Waiting, Waiting, Waiting
- Tim Laitinen Crosswalk.com Contributing Writer
- 2012 4 Dec
Waiting, waiting... waiting.
It's what a lot of us seem to be doing a lot these days, isn't it? Waiting.
And we’re waiting for lots of things. Christ’s return, of course! But also a new job, perhaps. Or for the traffic in front of us to start moving again. Maybe an important e-mail. Or a report from our doctor.
We wait, and wait, and wait some more. About the only thing for which we never have to wait is, well... waiting.
SEE ALSO: Resist Fearing a Spouseless Future
Whether we like to admit it or not, many of us single believers are waiting on some sort of clarification on our marital status. We’re not waiting for confirmation that we’re without a spouse! Our lonely apartment – not to mention our lonely ring finger – already confirm that we’re not married.
No, many of us wait – even if it’s subconsciously – to see if we’ll ever get married, or if we have the “gift of singlehood” and just don’t know it yet. Some single believers seem quite capable of going through life without so much as checking “single” when they’re filling out their taxes. For them, being single exists as just another generic part of their identity, like their shoe size.
Others of us wait.
Maybe spiritually, we know that God’s timing is best. Maybe we’re even relieved that we didn’t commit too early to a relationship that would have unraveled, a miserable specter we may be watching unfold in too many of our friends’ rocky marriages. Maybe contentment with our singlehood is something that comes and goes, like the tide, betraying the reality that while overall, we’re satisfied in theory with waiting, it’s the waiting in reality that’s beginning to bug us.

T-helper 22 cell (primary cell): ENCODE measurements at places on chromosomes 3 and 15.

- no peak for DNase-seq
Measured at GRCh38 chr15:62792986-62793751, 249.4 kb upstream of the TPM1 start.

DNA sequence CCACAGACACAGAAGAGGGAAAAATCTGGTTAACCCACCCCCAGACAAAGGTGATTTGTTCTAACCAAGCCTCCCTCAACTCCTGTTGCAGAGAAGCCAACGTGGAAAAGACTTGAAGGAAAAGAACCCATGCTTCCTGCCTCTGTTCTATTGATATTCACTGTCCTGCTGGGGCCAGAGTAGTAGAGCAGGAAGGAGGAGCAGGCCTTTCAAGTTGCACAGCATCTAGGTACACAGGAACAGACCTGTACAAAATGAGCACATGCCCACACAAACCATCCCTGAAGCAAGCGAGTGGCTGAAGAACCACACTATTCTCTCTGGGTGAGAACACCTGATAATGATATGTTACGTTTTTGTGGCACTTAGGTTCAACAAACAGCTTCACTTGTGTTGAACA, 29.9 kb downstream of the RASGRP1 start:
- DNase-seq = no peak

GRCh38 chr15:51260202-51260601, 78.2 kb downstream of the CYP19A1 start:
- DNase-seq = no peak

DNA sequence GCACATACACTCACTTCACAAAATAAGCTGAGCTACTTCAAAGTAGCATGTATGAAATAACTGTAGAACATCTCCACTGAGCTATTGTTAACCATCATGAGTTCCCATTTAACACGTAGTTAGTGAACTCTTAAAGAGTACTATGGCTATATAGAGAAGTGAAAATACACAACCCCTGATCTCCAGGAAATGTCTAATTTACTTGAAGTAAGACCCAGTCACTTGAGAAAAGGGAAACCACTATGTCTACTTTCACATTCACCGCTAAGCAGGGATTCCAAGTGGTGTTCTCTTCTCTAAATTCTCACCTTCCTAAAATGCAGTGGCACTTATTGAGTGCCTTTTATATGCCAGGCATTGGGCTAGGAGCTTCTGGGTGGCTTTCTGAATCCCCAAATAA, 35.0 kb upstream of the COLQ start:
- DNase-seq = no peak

Waiting can be excruciatingly frustrating. Hopefully, your parents, family, and friends aren’t bugging you about how long they’re having to wait for you to get married. Hopefully, too, your unsaved friends aren’t badgering you about waiting for marriage at all, as if living in sin is better than being married anyway. You’d likely not have to wait nearly as long to find somebody willing to do that with you.
When we trust that the good things God teaches us in His Word are better than throwing in the towel out of impatience, however, we realize that giving up on Him can only harm us.
Then again, sometimes we’re waiting, only we’re not sure what we’re waiting for. Are we waiting for God to bless us with a spouse, or are we waiting for God to bless us with contentment regardless of whether we ever get married?